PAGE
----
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‘The Sound of Silence’ traces a boy’s listening tour of Tokyo

“The Sound of Silence”
By Katrina Goldsaito, illustrated by Julia Kuo, Little Brown $17.99, 
ages 4-8

Boots “squishing and squashing through the puddles”; the “zaa zaa” of raindrops hitting open umbrellas; the blasts of horns and the putter and purr of car engines in the city streets: Yoshio, the perceptive hero of Katrina Goldsaito and Julia Kuo’s “The Sound of Silence,” joyfully registers every noise he encounters throughout this deeply resonant book.

Goldsaito’s story follows Yoshio as he embarks on a listening tour of a metropolis of more than 13 million people, “The sounds of the city swirled all around him — Tokyo was like a symphony hall!” But amid the cacophony of daily life one sound remains elusive — silence. It is the favorite sound of a wise musician Yoshio meets on the street: “ ‘The most beautiful sound,’ ” the musician tells Yoshio “ ‘is the sound of ma, of silence.’ ”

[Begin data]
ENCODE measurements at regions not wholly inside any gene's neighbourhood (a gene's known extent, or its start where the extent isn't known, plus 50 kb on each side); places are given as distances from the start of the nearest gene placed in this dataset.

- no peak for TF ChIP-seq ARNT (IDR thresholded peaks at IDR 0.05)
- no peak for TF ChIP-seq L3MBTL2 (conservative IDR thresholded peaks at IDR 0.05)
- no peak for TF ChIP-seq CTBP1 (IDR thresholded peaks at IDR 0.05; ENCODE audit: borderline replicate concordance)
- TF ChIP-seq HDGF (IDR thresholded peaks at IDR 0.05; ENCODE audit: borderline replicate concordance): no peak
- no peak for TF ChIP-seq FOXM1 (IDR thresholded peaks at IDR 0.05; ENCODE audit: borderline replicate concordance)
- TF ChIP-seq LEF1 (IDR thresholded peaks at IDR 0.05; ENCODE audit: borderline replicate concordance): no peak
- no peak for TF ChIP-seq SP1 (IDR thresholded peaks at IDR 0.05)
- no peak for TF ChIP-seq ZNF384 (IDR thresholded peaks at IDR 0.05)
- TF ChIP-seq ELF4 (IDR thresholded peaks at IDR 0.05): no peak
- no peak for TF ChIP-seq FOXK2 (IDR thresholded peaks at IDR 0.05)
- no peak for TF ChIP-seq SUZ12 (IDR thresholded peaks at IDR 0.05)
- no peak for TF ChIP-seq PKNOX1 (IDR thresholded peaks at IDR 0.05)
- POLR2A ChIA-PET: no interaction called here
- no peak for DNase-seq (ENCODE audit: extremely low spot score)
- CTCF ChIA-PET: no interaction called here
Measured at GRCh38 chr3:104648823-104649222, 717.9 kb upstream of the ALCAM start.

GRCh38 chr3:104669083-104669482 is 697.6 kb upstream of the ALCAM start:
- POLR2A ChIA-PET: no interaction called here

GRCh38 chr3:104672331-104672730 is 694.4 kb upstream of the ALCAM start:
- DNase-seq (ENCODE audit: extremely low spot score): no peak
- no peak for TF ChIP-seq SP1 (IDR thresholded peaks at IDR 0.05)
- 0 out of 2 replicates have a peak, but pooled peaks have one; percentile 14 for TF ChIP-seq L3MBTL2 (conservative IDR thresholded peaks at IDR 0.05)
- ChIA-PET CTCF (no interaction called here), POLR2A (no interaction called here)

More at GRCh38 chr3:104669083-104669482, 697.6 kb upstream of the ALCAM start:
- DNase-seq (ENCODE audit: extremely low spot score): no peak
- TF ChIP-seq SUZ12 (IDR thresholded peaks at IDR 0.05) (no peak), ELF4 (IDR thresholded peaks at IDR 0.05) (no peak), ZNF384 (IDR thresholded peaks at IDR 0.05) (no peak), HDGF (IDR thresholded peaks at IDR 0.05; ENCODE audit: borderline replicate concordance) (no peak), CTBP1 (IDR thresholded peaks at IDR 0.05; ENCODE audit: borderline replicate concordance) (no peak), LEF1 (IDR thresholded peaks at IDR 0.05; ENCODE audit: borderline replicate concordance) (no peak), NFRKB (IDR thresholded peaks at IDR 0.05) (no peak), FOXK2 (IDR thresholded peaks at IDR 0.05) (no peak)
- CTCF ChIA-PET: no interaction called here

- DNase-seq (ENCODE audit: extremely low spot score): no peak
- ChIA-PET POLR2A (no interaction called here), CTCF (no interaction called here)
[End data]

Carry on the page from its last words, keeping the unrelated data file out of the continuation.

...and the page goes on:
The idea intrigues the young hero, but no matter how hard he tries he can’t seem to hear it. It’s not in the bamboo grove where the stalks thwack against each other when the wind blows nor does Yoshio hear it in the night when a radio buzzes in the distance as he drifts off to sleep. When he finally finds what he is looking for — a noiseless moment — the emptiness, thanks to Goldsaito’s richly descriptive language, feels rewarding and full.


The meditative pleasures of the book deepen with the thoughtful, dramatic compositions and bright colors of Kuo’s illustrations, which convey a sense of the sounds through the pictures. But the connection between noise and image is never literal, only suggestive. Take a beautiful double page spread from early in the book. The sweeping images show Yoshio in motion as he skips through puddles on the street. His yellow umbrella punctuates the space at five points; its positions as it moves up and down resemble notes on a staff, a gentle melody on the page. Read the notes, listen closely, and you might be able to hear the music and the silence too. NICOLE LAMY